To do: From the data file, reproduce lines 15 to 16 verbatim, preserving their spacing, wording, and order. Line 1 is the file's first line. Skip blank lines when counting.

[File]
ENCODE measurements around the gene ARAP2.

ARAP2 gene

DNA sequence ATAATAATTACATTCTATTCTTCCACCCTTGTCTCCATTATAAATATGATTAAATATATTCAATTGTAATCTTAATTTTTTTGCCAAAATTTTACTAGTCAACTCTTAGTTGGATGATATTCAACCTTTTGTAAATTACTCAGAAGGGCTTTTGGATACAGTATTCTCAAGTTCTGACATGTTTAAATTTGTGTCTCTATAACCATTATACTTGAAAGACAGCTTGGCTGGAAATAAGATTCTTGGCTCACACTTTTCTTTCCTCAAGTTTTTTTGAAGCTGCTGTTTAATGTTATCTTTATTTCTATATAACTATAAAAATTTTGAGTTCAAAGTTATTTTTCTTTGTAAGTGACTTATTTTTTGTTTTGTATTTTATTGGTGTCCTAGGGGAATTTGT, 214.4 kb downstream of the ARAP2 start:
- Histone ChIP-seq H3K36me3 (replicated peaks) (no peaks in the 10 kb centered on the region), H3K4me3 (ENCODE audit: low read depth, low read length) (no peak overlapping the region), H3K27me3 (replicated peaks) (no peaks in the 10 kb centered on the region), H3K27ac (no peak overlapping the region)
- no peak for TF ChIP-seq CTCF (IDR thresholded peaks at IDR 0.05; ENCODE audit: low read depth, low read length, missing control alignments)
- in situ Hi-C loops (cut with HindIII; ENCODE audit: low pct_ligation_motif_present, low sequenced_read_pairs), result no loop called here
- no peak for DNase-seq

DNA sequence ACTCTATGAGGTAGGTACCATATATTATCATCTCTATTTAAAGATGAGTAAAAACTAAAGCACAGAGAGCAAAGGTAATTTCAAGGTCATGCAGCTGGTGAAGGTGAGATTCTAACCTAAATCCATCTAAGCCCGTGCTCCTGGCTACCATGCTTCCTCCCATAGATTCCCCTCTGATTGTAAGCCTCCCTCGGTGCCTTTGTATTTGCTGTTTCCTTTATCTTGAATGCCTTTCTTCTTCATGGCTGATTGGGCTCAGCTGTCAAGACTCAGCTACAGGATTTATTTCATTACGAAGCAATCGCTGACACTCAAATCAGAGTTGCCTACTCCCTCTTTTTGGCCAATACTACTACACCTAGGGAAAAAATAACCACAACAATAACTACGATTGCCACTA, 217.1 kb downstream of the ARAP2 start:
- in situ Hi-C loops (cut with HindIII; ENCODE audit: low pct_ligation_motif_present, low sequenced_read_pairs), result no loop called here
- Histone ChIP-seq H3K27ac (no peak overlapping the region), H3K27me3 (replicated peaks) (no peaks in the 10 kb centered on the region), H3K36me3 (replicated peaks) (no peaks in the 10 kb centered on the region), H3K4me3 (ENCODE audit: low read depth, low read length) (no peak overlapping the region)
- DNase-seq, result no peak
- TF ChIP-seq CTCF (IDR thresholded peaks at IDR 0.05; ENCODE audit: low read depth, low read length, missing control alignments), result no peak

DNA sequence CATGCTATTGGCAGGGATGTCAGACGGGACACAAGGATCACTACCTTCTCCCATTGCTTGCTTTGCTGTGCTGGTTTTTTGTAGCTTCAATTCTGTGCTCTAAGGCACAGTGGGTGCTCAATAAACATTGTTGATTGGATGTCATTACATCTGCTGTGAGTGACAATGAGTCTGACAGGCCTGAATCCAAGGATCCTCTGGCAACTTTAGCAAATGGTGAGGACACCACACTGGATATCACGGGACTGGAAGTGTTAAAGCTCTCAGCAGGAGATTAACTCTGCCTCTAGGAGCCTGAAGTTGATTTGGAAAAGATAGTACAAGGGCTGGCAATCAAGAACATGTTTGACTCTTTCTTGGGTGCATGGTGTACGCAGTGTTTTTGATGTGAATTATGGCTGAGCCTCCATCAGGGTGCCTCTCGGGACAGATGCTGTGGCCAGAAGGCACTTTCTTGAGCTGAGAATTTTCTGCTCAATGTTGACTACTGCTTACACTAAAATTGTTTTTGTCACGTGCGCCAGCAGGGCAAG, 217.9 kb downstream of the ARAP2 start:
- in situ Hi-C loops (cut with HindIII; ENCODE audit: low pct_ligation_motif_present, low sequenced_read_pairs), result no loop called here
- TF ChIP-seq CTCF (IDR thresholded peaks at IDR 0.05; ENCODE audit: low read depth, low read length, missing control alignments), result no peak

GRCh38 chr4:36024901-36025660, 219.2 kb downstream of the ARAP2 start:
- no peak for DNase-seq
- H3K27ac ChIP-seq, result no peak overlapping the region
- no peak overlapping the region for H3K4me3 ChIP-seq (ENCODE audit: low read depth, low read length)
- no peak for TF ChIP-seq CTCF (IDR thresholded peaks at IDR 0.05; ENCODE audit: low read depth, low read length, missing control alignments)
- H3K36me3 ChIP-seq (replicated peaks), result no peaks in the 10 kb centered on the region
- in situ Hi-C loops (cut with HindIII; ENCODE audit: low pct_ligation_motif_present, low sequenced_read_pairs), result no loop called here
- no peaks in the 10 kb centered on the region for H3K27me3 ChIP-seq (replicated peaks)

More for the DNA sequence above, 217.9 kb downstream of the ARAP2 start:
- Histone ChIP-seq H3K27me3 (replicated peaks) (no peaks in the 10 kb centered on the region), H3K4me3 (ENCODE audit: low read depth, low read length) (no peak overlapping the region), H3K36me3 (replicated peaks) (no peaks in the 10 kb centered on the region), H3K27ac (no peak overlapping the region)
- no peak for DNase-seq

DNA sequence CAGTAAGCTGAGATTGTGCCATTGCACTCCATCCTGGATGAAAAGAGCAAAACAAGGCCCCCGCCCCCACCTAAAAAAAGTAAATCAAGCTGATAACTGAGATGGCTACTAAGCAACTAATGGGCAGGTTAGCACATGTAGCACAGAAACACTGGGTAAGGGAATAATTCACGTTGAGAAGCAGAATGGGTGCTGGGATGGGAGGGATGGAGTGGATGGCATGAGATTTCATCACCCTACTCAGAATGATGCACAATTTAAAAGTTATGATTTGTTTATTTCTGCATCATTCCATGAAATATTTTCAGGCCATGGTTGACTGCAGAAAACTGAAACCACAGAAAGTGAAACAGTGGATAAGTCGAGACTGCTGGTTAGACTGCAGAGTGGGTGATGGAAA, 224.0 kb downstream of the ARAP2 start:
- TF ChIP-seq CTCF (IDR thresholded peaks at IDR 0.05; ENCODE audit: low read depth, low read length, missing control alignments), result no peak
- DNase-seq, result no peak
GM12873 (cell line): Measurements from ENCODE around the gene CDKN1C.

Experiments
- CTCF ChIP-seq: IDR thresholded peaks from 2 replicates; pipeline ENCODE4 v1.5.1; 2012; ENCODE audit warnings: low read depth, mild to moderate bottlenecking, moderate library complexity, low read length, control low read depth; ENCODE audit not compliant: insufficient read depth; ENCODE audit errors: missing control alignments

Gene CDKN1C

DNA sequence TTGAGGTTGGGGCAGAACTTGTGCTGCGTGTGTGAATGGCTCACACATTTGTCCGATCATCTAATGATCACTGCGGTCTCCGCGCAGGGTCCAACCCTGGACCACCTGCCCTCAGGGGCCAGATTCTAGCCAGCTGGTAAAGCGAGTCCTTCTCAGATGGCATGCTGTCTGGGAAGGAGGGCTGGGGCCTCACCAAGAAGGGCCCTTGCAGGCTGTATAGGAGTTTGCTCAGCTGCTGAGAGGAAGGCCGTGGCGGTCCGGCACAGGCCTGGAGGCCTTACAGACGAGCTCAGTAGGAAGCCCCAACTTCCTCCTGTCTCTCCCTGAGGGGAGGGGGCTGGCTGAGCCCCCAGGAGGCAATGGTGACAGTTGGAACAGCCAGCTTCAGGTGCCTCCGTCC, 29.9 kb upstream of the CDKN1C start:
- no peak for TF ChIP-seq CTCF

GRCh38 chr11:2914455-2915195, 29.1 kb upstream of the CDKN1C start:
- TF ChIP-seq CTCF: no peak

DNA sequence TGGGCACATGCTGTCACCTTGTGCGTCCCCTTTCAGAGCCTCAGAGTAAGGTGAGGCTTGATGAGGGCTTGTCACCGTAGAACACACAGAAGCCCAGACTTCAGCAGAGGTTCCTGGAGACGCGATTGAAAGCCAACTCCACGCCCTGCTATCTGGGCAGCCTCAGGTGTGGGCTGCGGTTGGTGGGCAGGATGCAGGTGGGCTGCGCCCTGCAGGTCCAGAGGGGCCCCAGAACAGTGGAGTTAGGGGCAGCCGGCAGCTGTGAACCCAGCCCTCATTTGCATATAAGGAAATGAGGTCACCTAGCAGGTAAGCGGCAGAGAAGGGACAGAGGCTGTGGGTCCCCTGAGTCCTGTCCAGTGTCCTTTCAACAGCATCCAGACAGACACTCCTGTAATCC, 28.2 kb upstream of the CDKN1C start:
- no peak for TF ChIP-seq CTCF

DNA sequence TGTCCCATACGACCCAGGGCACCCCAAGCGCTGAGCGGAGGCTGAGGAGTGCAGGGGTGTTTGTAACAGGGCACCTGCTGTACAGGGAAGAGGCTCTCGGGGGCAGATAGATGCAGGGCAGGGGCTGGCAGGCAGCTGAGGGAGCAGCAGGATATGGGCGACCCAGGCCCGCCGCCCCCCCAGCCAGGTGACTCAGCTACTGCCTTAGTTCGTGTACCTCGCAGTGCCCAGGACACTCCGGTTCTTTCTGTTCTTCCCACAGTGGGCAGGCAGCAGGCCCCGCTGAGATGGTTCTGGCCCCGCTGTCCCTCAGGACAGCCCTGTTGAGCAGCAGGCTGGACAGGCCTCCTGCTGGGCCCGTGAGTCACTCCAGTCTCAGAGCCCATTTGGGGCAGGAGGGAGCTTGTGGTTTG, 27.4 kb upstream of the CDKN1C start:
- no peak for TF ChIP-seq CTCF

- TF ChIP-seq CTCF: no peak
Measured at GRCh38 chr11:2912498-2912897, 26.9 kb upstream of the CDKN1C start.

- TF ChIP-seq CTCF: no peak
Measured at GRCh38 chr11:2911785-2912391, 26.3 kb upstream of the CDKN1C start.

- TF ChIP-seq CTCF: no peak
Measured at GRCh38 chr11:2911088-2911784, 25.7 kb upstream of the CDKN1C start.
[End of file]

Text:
- TF ChIP-seq CTCF (IDR thresholded peaks at IDR 0.05; ENCODE audit: low read depth, low read length, missing control alignments), result no peak

GRCh38 chr4:36024901-36025660, 219.2 kb downstream of the ARAP2 start: